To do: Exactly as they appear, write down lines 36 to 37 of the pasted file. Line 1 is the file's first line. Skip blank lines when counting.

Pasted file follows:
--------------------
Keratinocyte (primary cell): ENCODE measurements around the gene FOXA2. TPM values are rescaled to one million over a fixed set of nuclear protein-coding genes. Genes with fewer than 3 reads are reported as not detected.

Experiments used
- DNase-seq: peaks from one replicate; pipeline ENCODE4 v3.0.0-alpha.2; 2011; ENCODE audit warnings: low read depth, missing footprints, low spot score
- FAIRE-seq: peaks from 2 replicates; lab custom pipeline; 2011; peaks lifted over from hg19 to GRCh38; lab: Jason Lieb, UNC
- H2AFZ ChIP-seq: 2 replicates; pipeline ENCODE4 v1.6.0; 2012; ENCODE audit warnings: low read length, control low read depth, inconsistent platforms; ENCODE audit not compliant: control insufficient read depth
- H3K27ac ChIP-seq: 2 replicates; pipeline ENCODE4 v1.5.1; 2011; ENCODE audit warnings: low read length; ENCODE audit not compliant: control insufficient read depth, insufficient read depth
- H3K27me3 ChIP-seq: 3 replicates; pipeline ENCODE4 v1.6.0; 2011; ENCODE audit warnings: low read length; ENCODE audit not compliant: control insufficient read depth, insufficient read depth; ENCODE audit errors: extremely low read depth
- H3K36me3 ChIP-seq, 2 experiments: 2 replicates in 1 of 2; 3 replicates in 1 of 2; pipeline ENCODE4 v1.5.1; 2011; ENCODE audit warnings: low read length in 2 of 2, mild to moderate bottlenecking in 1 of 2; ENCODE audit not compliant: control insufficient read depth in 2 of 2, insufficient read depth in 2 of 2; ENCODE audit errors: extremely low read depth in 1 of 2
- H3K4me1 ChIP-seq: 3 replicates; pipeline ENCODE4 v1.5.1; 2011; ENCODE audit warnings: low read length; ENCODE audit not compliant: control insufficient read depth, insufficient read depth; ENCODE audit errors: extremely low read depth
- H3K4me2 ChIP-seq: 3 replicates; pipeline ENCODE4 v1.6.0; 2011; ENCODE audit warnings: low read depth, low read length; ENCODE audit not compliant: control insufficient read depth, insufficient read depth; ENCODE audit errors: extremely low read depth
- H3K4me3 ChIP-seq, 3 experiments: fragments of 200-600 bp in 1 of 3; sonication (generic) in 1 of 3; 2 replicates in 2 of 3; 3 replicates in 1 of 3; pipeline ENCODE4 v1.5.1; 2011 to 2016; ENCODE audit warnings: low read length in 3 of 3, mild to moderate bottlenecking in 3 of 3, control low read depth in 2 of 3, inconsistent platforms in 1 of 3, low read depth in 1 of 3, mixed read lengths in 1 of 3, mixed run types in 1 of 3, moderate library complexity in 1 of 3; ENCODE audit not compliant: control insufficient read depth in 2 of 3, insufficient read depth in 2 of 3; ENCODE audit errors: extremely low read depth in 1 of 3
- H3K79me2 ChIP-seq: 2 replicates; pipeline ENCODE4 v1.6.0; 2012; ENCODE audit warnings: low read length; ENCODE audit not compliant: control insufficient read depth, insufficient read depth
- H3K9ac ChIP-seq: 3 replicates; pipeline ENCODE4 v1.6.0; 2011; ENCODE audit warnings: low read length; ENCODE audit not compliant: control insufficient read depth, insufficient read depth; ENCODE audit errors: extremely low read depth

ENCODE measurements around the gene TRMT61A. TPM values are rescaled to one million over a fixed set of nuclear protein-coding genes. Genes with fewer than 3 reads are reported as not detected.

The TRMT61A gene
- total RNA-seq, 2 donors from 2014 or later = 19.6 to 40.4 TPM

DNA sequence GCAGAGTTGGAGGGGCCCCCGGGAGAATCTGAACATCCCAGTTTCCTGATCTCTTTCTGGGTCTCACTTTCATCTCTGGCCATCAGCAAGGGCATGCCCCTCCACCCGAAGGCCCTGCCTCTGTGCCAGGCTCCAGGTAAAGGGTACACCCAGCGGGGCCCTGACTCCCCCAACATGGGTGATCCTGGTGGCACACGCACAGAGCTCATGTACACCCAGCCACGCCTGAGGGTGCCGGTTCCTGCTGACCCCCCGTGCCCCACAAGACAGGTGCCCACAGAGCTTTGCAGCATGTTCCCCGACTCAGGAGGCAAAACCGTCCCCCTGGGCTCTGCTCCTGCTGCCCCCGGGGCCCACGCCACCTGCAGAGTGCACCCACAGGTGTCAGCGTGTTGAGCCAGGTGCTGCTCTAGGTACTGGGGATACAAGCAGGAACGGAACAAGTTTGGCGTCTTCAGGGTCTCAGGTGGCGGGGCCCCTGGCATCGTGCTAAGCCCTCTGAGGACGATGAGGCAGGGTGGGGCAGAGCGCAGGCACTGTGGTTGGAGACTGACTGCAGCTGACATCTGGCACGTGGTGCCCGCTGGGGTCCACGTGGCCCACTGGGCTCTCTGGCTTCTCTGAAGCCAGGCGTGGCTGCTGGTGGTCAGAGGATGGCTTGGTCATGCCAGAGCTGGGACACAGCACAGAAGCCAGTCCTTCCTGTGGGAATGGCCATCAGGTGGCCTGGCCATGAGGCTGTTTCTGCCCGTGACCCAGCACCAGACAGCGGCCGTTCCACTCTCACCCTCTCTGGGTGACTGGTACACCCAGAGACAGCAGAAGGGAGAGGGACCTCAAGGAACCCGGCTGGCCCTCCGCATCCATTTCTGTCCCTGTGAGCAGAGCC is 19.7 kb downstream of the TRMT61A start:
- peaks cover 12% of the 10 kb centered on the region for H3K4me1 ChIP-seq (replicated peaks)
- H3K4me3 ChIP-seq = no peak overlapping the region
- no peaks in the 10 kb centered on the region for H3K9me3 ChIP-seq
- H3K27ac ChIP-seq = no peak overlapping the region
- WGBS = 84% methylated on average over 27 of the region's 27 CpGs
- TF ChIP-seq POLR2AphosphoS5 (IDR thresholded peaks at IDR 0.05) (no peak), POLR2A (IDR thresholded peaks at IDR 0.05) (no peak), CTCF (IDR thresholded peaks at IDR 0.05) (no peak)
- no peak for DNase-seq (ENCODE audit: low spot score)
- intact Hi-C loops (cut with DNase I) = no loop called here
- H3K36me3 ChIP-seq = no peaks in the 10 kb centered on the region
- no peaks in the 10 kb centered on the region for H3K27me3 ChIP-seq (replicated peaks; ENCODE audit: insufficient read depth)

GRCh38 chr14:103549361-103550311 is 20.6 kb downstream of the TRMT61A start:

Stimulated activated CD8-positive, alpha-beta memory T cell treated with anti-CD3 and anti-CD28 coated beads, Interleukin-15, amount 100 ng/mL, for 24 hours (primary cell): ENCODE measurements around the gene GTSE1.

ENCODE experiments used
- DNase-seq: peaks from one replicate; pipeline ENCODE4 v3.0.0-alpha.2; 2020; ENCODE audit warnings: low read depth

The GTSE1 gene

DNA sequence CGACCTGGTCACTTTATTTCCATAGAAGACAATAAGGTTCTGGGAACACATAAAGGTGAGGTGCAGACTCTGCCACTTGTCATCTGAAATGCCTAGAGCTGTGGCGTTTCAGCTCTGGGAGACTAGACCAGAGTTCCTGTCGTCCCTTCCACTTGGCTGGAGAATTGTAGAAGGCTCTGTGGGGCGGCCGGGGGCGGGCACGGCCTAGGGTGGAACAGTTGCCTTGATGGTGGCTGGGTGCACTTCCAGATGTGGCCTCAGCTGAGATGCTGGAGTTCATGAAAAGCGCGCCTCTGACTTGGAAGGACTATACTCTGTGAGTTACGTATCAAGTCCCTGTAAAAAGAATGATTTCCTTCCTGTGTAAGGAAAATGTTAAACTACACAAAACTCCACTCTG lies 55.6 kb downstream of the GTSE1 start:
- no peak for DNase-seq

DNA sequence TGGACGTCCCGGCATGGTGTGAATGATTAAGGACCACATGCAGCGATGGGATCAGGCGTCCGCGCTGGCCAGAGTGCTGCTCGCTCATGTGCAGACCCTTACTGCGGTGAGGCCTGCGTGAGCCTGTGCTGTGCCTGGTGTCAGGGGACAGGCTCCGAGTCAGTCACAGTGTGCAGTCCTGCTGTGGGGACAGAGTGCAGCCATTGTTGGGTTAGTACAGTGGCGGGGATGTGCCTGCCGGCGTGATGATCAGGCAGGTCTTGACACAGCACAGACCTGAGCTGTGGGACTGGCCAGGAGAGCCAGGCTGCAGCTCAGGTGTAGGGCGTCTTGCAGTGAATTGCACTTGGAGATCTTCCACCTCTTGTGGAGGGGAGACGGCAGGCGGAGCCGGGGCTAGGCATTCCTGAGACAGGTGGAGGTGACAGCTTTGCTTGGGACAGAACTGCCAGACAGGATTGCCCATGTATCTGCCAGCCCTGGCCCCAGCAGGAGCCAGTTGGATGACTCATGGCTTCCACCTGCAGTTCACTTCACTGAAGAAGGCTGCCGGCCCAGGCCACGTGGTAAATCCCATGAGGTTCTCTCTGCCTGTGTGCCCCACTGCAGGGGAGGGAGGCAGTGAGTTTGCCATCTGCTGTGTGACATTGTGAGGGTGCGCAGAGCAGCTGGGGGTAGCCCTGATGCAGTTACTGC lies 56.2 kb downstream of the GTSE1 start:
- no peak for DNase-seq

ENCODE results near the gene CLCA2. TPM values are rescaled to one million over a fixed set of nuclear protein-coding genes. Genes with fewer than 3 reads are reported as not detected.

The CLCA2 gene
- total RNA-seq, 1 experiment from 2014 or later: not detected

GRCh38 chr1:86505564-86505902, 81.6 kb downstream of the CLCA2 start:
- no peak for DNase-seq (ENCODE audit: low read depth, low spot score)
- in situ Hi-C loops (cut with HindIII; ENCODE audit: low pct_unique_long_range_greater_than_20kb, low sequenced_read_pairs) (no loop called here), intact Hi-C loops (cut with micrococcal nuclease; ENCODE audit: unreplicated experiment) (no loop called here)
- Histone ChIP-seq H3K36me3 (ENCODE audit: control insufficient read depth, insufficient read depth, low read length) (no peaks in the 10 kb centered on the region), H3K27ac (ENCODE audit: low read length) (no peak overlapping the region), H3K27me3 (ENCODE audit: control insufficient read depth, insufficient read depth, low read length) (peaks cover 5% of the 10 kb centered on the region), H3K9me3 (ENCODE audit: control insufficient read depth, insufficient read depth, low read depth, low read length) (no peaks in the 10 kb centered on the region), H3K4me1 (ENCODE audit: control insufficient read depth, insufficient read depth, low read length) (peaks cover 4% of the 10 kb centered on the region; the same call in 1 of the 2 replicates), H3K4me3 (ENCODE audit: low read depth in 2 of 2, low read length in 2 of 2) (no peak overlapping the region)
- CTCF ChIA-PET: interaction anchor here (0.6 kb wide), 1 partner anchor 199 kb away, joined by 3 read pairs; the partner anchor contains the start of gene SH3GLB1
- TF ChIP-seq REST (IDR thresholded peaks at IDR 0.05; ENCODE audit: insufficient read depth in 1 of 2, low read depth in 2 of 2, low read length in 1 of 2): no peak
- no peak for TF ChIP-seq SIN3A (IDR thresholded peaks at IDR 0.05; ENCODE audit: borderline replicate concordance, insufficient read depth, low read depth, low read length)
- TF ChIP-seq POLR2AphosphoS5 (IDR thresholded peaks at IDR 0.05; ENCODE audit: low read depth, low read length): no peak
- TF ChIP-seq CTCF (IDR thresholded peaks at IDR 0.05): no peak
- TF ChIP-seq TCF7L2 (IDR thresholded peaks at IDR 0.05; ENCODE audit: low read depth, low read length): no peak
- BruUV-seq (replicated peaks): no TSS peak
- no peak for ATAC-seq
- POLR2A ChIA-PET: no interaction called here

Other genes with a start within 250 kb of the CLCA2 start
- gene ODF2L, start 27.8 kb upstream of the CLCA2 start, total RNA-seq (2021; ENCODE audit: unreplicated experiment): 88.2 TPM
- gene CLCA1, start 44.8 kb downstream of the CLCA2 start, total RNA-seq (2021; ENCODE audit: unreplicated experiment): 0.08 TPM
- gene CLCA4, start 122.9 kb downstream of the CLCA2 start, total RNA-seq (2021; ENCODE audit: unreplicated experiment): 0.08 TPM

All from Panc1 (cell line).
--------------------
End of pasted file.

- no peak for DNase-seq

ENCODE results near the gene CLCA2. TPM values are rescaled to one million over a fixed set of nuclear protein-coding genes. Genes with fewer than 3 reads are reported as not detected.